Taxotere® is currently approved in the United States to treat patients with locally advanced or metastatic breast cancer after failure of prior chemotherapy, and patients with unresectable locally advanced or metastatic non-small cell lung cancer (NSCLC) in combination with cisplatin, who had not received prior chemotherapy. It also is approved for patients with unresectable locally advanced or metastatic NSCLC after failure of prior platinum-based chemotherapy. On May 19, 2004, the U.S. Food and Drug Administration granted approval of Taxotere® for use in combination with prednisone as a treatment for men with androgen-independent (hormone-refractory) metastatic prostate cancer.
Among patients receiving Taxotere® the most common severe adverse events were low blood cell count, fatigue, diarrhea, and mouth and throat irritation.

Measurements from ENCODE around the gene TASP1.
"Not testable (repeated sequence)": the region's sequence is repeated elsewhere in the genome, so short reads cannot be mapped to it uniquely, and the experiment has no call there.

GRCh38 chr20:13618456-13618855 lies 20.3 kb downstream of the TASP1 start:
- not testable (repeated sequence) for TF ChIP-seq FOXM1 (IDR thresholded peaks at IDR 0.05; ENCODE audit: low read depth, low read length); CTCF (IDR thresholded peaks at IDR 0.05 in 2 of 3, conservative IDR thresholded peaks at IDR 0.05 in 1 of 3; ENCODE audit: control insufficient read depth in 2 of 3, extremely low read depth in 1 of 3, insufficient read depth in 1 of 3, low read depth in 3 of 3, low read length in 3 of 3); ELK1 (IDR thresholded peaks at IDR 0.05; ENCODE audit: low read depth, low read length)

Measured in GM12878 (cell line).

The most common non-severe side effects include hair loss, numbness, a tingling and/or burning sensation, rash, nail changes, nausea, vomiting, and muscle pain. Less common severe or potentially life threatening side effects include fluid retention, infections, and allergic reactions.
Patients 65 years of age or older may experience some side effects more frequently. For more information about Taxotere®, visit www.taxotere.com or see full prescribing information including boxed WARNINGS. For more information about ongoing clinical trials, please call 1-800-RxTrial or visit www.aventisoncology.com.
Source: Eurekalert & othersLast reviewed: By John M. Grohol, Psy.D. on 21 Feb 2009